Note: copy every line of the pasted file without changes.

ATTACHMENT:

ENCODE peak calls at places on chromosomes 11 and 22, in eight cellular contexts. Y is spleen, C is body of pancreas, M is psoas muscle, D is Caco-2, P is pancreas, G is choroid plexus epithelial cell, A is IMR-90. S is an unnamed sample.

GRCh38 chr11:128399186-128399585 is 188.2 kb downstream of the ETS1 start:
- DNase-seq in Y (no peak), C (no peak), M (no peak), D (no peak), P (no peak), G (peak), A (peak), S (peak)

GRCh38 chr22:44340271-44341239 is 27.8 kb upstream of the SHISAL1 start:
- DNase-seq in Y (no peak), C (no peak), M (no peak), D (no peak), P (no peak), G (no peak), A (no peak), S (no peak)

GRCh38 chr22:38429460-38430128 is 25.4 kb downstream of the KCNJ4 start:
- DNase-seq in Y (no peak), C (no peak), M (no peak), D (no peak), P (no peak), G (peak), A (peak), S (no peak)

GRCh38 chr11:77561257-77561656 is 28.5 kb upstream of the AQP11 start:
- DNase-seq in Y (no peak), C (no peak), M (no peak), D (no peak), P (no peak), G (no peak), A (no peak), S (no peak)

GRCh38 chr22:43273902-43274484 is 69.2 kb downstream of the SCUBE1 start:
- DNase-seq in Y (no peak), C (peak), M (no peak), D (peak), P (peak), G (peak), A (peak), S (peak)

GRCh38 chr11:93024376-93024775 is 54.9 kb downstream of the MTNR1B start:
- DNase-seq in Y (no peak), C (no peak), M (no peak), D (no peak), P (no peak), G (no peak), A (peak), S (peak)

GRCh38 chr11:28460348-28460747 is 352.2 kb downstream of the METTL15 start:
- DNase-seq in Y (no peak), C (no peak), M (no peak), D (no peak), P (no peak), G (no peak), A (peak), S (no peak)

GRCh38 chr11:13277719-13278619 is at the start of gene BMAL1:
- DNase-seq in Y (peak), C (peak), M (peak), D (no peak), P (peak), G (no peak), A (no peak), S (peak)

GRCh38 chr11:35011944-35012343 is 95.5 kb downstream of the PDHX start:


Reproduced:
ENCODE peak calls at places on chromosomes 11 and 22, in eight cellular contexts. Y is spleen, C is body of pancreas, M is psoas muscle, D is Caco-2, P is pancreas, G is choroid plexus epithelial cell, A is IMR-90. S is an unnamed sample.

GRCh38 chr11:128399186-128399585 is 188.2 kb downstream of the ETS1 start:
- DNase-seq in Y (no peak), C (no peak), M (no peak), D (no peak), P (no peak), G (peak), A (peak), S (peak)

GRCh38 chr22:44340271-44341239 is 27.8 kb upstream of the SHISAL1 start:
- DNase-seq in Y (no peak), C (no peak), M (no peak), D (no peak), P (no peak), G (no peak), A (no peak), S (no peak)

GRCh38 chr22:38429460-38430128 is 25.4 kb downstream of the KCNJ4 start:
- DNase-seq in Y (no peak), C (no peak), M (no peak), D (no peak), P (no peak), G (peak), A (peak), S (no peak)

GRCh38 chr11:77561257-77561656 is 28.5 kb upstream of the AQP11 start:
- DNase-seq in Y (no peak), C (no peak), M (no peak), D (no peak), P (no peak), G (no peak), A (no peak), S (no peak)

GRCh38 chr22:43273902-43274484 is 69.2 kb downstream of the SCUBE1 start:
- DNase-seq in Y (no peak), C (peak), M (no peak), D (peak), P (peak), G (peak), A (peak), S (peak)

GRCh38 chr11:93024376-93024775 is 54.9 kb downstream of the MTNR1B start:
- DNase-seq in Y (no peak), C (no peak), M (no peak), D (no peak), P (no peak), G (no peak), A (peak), S (peak)

GRCh38 chr11:28460348-28460747 is 352.2 kb downstream of the METTL15 start:
- DNase-seq in Y (no peak), C (no peak), M (no peak), D (no peak), P (no peak), G (no peak), A (peak), S (no peak)

GRCh38 chr11:13277719-13278619 is at the start of gene BMAL1:
- DNase-seq in Y (peak), C (peak), M (peak), D (no peak), P (peak), G (no peak), A (no peak), S (peak)

GRCh38 chr11:35011944-35012343 is 95.5 kb downstream of the PDHX start: